In other words, Paul wrote that we should not ignore the groaning…but at the same time, we should never forget the redemption. Eeyore sees only the groaning and Pollyanna sees only the redemption. Both are dangerous places to live. Pollyanna says, “If anything can go right, it will.” Eeyore says, “If anything can go wrong, it will.” The balance comes from what Jesus said in John 16:33, “In this world you will have tribulation [groaning]. But take heart; I have overcome the world [redemption].”
You’ve heard me often say that I’m a cynical, old preacher. Maybe you thought that was a joke. It’s not a joke.
One more thing. Paul says that we have the “firstfruits of the Spirit.” In Ephesians 1, Paul calls those firstfruits the “guarantee” or “down payment” on what we can expect. In other words, we have been given the message and reality of love, forgiveness, protection, joy and acceptance. It’s often not much but it’s real. It’s what my friend, Mark Galli, the editor of Christianity Today, calls the “glimpses of grace.” Those glimpses often come unexpectedly and sometimes they are fleeting, but they are there and from him. It sometimes happens as you’re reading the Bible, are bored and close to falling asleep, when a verse wakes you and shakes you, shouting, “Hey, pay attention! This is for you!” You sometimes encounter it when circumstances radically change for the better without any explanation. You can feel it in the hug of a brother or sister who reminds you that, as screwed up as you are, you are loved. You can even find it at a wake where everybody should be weeping but starts laughing as they remember Jesus, and the funeral turns into a graduation ceremony. You sometimes get a glimpse in a book or a film (not necessarily a Christian one) or maybe even in a sermon. There are other times when you think you hear the “soft sound of sandaled feet” in the darkness and you can finally sleep, or when Jesus says in the storm, “Don’t be afraid. It’s me!”
Now a confession. You’ve heard me often say that I’m a cynical, old preacher. Maybe you thought that was a joke. It’s not a joke. Frankly, I’m kind of like Eeyore and mostly a “glass half empty” kind of guy. I don’t teach the biblical message of radical grace because it’s a nice message. I teach it because it’s all an Eeyore has. And if it’s not true, I don’t have a prayer.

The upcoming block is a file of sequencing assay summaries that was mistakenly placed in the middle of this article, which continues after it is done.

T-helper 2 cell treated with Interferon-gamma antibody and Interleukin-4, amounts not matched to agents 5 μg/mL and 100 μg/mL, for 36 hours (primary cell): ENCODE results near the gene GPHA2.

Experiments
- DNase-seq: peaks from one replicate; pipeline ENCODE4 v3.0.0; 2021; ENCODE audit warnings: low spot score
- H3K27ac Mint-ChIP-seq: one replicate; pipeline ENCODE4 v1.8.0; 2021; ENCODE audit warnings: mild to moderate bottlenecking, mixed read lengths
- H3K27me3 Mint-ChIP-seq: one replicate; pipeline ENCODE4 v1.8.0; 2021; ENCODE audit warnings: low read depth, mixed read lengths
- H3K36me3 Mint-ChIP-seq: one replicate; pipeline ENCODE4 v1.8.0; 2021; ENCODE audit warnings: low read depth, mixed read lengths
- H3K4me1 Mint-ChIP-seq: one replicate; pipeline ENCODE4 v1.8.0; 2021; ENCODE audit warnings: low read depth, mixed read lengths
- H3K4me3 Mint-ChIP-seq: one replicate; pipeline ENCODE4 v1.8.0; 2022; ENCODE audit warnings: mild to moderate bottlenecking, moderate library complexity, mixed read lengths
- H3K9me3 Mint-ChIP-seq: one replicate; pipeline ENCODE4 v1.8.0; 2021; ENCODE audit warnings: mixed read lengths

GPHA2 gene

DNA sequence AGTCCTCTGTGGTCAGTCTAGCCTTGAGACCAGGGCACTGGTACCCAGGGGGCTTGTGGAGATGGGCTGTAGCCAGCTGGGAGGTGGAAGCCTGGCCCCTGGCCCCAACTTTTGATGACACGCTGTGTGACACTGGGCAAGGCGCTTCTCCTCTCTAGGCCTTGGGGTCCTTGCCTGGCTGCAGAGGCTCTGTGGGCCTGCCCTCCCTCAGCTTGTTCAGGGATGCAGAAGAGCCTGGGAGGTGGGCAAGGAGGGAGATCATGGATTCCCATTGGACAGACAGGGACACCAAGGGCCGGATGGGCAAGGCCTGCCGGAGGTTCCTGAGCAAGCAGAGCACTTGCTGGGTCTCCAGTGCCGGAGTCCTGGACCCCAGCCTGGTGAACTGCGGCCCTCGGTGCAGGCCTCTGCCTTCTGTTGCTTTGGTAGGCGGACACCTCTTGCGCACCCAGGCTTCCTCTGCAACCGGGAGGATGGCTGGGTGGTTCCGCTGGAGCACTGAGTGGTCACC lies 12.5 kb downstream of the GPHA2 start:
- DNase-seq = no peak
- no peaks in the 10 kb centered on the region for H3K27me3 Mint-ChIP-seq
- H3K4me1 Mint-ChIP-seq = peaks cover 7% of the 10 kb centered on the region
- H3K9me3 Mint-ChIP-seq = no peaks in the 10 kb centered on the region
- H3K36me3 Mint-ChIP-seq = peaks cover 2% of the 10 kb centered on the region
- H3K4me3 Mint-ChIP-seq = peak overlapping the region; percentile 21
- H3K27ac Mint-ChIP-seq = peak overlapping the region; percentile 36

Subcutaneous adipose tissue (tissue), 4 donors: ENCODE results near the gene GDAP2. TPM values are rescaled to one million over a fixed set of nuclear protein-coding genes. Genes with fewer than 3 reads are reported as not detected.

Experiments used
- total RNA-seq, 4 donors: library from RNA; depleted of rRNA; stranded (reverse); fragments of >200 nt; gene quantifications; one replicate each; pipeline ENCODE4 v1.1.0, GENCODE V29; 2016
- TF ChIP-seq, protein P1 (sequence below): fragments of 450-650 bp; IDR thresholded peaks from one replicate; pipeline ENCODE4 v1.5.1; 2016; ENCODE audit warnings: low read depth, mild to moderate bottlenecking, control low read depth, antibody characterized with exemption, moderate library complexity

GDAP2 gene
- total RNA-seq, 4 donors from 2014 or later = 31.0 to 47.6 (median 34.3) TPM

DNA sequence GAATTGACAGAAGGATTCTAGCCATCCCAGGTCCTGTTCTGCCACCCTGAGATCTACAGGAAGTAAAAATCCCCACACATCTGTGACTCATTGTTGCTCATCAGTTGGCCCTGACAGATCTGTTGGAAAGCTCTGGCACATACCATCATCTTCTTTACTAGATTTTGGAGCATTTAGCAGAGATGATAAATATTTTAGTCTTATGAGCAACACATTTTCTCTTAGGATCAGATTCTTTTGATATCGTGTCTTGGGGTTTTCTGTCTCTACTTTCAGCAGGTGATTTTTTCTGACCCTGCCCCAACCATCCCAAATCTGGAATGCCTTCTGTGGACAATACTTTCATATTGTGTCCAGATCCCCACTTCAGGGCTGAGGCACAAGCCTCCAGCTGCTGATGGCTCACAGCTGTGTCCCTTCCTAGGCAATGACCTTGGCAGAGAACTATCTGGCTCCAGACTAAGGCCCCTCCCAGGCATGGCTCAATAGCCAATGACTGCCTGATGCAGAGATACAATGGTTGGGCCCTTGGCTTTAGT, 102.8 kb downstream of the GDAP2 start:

Eeyore says, “Ain’t nothin’ gonna’ work out right. The culture is going to hell in a handbasket. The sexual predators, dishonest politicians, and manipulative advertisers have all the power and the money. The racists are winning and the predators are everywhere.”
A wise Pollyanna who has stopped rejecting the truth says, “Of course, what did you expect? Did you think Jesus was kidding when he talked about the dark? But try to remember the ‘overcoming the world’ part and quit whining, okay?”
Then Eeyore gets more personal. “I’m a horrible sinner and I’ll never get it right.”
A redeemed Pollyanna says, “Duh—of course you are. It wouldn’t bother you so much if you didn’t have such a high opinion of yourself. You’re probably worse than you think and you just might never get it right. But don’t forget that great sinners need a great Savior…and you have One.”
Eeyore says, “Death scares the spit out of me. All the health food I eat, vitamins I take and exercise I do won’t change that fact. It’s really depressing and scary.”
The Pollyanna who has seen the truth says, “You’re not supposed to be happy about it. It’s what the Bible calls the ‘curse of sin’ and you are that…a sinner. Try to remember when the demons come that ‘death has been swallowed up in victory.’ You’ll feel better.”
Eeyore says, “I’ve broken so many promises to God and to my friends that I’ve given up promising. I’m hopeless.”
Pollyanna says, “You are hopeless but you aren’t without hope. Jesus said he came for sick people. So welcome to the club.”
Eeyore says, “It’s a dark world…incredibly dark.”
Pollyanna says, “Okay, but look over there and see the light!”
As I said I’m writing this in December and you’re reading it in February. So by now you’ve probably broken your New Year’s resolutions.
Don’t thank me. I was glad to help.
And of course, Jesus told me to remind you.